Saturday, June 19, 2004

The UK and Irish positions on border controls, asylum and immigration, judicial co-operation in civil matters and on police co-operation

These are set out in a protocol to the constitution, the difference between that and a “declaration” being that a protocol has legal effect.

In Article 1, both countries state that, subject to Article 3, they will

"not take part in the adoption by the Council of proposed measures pursuant to Section 2 or Section 3 of Chapter IV of Title III of Part III of the Constitution or to Article III-161 insofar as that Article relates to the areas covered by those Sections or to Article III-164 or Article III-176(2)a."

Section 2 relates to "policies on border checks, asylum and immigration" and Section 3 to "judicial co-operation on civil matters".

This is followed by Article 2, which states unequivocally that neither Section 1 or 2 shall apply, nor Arts III-161 (regulations on evaluating the implementation of Union policies) and Art III-164 (regulations on administrative co-operation).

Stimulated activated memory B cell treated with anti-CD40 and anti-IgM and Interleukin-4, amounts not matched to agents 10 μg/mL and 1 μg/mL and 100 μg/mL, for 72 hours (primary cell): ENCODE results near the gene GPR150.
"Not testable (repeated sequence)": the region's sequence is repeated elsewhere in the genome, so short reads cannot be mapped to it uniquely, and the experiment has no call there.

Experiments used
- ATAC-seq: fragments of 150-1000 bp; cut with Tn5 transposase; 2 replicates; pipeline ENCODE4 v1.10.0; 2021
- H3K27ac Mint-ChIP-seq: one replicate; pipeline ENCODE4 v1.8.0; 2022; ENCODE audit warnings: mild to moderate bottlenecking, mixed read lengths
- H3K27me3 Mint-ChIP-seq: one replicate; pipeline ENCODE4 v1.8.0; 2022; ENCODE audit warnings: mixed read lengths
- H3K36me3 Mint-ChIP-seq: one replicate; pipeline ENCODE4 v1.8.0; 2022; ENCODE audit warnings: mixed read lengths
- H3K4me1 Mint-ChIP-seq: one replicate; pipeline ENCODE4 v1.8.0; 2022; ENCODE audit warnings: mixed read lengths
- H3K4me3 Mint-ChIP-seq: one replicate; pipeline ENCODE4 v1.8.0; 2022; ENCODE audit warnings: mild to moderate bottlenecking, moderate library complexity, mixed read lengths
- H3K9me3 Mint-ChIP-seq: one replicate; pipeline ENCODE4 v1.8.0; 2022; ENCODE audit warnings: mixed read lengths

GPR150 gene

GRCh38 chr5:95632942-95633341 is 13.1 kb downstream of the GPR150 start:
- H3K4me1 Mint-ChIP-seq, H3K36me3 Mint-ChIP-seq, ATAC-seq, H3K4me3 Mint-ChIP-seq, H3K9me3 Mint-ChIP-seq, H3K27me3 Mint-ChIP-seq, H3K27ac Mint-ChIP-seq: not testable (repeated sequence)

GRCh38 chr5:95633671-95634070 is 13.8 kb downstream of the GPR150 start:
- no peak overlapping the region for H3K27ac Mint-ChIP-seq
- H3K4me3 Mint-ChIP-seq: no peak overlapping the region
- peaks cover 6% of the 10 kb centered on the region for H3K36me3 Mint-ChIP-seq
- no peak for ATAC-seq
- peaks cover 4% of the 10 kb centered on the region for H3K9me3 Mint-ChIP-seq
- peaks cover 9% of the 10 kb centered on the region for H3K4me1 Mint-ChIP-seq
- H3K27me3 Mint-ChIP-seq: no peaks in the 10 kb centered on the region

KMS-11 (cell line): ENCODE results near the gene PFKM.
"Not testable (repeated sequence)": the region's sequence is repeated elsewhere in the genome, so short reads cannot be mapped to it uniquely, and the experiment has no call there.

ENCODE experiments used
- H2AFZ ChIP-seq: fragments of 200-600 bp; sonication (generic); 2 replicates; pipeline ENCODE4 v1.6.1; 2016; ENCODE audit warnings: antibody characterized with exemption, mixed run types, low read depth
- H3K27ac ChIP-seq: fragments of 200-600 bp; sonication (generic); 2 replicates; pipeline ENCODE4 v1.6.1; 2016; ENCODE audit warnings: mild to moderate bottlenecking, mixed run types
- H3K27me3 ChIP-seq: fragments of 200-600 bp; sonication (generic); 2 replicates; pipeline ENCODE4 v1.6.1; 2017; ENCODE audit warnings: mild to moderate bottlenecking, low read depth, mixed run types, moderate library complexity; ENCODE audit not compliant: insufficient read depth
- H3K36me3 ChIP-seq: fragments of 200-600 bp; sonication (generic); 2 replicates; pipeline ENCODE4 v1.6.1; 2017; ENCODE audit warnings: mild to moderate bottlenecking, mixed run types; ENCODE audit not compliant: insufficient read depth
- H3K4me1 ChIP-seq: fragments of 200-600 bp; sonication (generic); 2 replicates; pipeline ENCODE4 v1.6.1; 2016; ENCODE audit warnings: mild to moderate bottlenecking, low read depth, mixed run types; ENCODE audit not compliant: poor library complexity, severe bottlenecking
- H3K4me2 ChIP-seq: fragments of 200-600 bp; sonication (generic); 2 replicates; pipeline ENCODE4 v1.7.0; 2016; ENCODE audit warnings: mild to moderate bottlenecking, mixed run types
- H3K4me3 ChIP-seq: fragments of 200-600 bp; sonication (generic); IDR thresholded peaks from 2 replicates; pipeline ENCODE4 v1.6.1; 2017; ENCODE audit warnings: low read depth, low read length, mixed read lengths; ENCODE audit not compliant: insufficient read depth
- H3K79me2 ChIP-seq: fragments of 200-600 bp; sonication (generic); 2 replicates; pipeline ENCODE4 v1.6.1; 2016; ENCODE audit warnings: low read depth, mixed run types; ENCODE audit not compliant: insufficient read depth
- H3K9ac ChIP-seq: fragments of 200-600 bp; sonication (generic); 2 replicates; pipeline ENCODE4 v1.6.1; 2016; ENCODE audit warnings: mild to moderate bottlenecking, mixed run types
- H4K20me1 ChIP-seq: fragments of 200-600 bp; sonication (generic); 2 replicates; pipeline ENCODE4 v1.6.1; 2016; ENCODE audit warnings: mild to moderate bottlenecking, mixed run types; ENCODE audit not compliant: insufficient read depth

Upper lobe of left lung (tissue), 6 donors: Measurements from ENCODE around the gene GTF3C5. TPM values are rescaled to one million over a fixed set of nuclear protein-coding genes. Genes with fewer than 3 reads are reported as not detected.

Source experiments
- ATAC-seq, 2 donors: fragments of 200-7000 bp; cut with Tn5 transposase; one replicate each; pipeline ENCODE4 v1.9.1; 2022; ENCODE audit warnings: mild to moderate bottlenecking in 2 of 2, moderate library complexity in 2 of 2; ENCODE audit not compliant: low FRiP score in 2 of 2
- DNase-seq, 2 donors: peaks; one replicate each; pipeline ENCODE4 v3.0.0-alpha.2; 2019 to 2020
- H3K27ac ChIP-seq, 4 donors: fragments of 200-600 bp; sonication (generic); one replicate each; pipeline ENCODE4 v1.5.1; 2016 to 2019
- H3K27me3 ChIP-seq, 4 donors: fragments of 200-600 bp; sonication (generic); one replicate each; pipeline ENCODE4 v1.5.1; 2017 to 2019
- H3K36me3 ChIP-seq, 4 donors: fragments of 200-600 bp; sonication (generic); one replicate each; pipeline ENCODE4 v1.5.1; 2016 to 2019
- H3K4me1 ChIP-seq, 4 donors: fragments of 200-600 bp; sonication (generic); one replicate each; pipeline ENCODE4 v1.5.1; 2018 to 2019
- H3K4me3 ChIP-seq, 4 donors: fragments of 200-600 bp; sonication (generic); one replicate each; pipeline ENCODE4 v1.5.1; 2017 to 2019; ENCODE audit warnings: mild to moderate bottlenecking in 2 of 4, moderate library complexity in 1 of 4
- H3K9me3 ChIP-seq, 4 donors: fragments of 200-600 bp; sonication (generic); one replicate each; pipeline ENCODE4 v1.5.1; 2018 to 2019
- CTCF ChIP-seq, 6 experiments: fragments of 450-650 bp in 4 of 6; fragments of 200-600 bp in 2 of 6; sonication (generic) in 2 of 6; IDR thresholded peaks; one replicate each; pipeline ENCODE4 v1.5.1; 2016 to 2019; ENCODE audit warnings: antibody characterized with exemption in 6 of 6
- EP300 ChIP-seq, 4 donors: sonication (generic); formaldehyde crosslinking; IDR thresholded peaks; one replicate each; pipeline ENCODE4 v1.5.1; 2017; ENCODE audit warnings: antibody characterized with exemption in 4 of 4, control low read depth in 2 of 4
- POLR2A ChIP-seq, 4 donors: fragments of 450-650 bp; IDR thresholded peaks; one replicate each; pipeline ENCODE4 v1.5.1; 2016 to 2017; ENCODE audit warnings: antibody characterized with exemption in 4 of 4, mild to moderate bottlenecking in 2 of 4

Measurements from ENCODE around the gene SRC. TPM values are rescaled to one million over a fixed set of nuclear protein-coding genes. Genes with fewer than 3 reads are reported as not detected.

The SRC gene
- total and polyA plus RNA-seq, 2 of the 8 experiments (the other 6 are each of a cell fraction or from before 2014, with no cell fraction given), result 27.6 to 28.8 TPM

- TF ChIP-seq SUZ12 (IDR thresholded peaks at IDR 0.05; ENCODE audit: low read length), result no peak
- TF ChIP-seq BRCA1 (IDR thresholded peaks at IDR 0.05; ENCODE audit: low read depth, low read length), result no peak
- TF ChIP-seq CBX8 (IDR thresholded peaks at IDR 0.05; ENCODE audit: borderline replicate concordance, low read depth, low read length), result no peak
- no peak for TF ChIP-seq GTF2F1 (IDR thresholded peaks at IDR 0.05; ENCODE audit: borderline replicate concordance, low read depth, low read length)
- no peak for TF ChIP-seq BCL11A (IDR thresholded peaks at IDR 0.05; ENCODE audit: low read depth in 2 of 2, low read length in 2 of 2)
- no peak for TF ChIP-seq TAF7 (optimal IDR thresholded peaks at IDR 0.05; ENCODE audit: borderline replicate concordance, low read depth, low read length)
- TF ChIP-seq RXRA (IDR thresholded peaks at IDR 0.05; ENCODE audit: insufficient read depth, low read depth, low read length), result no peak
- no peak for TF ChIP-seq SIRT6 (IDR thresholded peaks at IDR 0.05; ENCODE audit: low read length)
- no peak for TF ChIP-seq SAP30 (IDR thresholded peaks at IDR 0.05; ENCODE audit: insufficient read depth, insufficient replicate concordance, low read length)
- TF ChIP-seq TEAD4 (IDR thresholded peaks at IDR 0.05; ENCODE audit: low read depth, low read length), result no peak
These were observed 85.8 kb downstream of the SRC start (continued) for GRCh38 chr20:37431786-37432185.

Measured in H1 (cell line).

This does look like a pretty watertight defence of Blair's "red line", except for one minor detail… Section 1 still applies which, inter alia, requires that member states:

"…shall frame a common policy on asylum, immigration and border control…".

Er… what red line, Mr Blair?


On the final page of the agreement is a “Declaration by member states”.

This is a “Declaration by the Kingdom of Spain and the United Kingdom of Great Britain and Northern Ireland”, noting that

"The Treaty establishing the Constitution applies to Gibraltar as a European territory for whose external relations a Member State is responsible. This shall not imply changes in the respective positions of the Member States concerned."

This is self-explanatory – the Spanish are not having Gibraltar… until Straw works out how to give it away.

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